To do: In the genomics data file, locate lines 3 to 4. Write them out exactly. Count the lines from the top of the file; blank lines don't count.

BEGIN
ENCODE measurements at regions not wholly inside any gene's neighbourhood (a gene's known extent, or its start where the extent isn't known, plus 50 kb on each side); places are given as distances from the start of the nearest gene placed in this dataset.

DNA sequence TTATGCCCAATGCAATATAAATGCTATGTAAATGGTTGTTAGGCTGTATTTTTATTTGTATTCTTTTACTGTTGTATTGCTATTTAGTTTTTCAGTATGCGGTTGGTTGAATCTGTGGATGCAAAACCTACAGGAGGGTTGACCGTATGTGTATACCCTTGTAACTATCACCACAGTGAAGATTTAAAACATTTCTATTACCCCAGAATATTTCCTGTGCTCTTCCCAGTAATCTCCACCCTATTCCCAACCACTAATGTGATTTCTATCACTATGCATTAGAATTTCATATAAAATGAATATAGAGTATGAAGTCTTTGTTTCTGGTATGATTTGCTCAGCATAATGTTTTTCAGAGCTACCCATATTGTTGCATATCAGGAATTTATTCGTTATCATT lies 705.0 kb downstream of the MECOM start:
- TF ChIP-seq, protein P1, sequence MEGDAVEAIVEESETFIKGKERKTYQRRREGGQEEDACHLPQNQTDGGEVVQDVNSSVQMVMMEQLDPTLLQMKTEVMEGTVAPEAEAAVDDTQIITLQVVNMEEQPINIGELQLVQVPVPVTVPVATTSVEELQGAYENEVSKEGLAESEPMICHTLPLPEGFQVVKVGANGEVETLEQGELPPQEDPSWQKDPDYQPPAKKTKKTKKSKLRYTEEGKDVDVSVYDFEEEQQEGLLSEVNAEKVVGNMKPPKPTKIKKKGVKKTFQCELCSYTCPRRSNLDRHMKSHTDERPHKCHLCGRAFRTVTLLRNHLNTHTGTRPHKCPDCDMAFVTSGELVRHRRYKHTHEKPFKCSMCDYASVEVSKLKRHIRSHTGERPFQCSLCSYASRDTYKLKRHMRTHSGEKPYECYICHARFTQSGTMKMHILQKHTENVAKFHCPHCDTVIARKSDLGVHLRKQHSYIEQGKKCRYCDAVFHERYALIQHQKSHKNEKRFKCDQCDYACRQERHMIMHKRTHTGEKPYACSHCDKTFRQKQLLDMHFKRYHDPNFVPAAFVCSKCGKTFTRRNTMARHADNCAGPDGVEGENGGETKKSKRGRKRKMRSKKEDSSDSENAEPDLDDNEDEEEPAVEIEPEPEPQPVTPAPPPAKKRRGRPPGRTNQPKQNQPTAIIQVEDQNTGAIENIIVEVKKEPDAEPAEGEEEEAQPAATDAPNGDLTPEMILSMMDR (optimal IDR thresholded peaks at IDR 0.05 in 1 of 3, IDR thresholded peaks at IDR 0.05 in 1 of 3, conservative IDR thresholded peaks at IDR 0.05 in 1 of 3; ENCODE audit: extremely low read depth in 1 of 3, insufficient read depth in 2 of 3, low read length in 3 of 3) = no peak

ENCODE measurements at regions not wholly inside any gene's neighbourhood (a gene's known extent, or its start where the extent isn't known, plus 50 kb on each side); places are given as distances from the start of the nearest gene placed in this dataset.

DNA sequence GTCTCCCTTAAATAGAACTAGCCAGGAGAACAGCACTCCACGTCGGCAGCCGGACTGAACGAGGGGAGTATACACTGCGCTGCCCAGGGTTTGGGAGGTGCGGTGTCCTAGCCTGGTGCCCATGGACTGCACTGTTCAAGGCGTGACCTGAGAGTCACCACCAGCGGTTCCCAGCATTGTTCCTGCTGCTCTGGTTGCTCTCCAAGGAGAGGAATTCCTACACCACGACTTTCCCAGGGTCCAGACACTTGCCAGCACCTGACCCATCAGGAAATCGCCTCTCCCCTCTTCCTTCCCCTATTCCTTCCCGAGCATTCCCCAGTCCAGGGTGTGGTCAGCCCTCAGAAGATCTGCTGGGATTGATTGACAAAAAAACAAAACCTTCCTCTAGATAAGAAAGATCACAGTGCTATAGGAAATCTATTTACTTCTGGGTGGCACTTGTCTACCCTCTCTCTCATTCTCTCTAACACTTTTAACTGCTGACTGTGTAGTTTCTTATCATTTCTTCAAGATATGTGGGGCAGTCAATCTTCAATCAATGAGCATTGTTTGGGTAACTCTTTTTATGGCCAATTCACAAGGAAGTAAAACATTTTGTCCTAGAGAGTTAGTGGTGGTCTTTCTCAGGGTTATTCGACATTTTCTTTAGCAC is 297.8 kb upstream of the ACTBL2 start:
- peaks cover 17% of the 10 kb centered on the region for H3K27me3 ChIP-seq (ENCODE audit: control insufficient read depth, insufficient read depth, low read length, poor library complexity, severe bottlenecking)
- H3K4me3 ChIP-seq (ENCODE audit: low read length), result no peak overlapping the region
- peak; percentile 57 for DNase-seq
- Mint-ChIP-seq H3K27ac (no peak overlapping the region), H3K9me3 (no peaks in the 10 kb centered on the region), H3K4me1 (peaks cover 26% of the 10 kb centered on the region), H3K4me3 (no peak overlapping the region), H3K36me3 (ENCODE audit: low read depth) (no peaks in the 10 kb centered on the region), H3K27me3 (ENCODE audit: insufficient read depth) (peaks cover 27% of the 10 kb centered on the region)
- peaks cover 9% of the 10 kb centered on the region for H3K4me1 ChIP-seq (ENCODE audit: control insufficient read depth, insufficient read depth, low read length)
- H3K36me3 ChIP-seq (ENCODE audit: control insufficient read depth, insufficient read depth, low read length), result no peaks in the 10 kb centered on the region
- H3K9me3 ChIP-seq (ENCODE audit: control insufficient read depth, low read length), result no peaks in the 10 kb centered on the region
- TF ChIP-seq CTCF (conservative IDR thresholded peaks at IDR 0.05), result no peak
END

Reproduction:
- TF ChIP-seq, protein P1, sequence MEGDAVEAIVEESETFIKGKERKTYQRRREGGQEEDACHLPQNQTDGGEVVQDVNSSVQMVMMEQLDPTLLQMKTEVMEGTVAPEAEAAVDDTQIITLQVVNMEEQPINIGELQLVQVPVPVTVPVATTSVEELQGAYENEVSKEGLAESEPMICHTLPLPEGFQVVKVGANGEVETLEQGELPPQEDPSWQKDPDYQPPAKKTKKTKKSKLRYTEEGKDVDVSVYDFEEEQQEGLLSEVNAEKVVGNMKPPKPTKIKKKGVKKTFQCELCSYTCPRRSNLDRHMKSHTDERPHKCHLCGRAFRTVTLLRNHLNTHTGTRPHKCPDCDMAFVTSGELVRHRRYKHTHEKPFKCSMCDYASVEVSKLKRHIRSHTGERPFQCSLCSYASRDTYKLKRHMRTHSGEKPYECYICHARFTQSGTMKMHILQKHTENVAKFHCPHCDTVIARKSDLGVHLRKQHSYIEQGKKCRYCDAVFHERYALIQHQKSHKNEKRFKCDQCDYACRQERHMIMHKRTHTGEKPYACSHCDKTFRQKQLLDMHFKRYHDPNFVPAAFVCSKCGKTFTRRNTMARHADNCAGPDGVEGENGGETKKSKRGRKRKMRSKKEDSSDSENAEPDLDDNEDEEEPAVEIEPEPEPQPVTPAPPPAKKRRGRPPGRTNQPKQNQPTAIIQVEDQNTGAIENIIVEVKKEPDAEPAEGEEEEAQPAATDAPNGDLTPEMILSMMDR (optimal IDR thresholded peaks at IDR 0.05 in 1 of 3, IDR thresholded peaks at IDR 0.05 in 1 of 3, conservative IDR thresholded peaks at IDR 0.05 in 1 of 3; ENCODE audit: extremely low read depth in 1 of 3, insufficient read depth in 2 of 3, low read length in 3 of 3) = no peak

ENCODE measurements at regions not wholly inside any gene's neighbourhood (a gene's known extent, or its start where the extent isn't known, plus 50 kb on each side); places are given as distances from the start of the nearest gene placed in this dataset.